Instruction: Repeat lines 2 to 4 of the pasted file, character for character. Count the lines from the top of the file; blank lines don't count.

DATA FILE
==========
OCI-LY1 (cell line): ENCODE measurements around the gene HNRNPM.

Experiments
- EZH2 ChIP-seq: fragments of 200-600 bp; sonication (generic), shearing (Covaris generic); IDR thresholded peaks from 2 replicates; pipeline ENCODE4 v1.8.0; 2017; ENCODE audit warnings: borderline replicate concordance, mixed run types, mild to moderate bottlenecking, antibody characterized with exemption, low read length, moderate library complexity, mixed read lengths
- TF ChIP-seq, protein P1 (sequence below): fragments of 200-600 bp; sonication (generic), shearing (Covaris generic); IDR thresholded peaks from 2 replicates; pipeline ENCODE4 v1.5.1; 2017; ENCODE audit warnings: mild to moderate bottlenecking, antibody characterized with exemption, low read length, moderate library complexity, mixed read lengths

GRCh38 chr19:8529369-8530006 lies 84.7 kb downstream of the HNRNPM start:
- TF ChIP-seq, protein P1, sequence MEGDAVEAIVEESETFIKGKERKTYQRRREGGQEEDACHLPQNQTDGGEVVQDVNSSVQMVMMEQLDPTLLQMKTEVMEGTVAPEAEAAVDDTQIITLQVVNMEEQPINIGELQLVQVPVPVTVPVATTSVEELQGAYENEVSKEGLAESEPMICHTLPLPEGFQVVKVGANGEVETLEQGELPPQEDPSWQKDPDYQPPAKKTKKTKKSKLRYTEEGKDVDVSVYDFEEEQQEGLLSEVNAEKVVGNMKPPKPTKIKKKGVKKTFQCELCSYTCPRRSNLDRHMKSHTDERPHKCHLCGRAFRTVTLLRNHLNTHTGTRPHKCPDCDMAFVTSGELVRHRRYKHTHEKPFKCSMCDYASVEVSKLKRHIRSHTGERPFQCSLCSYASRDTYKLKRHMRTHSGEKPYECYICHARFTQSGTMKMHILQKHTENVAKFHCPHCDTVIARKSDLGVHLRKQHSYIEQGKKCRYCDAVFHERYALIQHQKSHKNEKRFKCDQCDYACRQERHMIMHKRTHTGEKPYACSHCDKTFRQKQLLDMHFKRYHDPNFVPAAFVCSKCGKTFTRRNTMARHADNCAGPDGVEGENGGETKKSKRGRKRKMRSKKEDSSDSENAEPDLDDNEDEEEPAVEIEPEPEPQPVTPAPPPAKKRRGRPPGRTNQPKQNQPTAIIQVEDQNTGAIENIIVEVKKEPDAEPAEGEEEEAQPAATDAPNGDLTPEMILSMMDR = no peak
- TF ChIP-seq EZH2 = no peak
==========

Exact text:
Experiments
- EZH2 ChIP-seq: fragments of 200-600 bp; sonication (generic), shearing (Covaris generic); IDR thresholded peaks from 2 replicates; pipeline ENCODE4 v1.8.0; 2017; ENCODE audit warnings: borderline replicate concordance, mixed run types, mild to moderate bottlenecking, antibody characterized with exemption, low read length, moderate library complexity, mixed read lengths
- TF ChIP-seq, protein P1 (sequence below): fragments of 200-600 bp; sonication (generic), shearing (Covaris generic); IDR thresholded peaks from 2 replicates; pipeline ENCODE4 v1.5.1; 2017; ENCODE audit warnings: mild to moderate bottlenecking, antibody characterized with exemption, low read length, moderate library complexity, mixed read lengths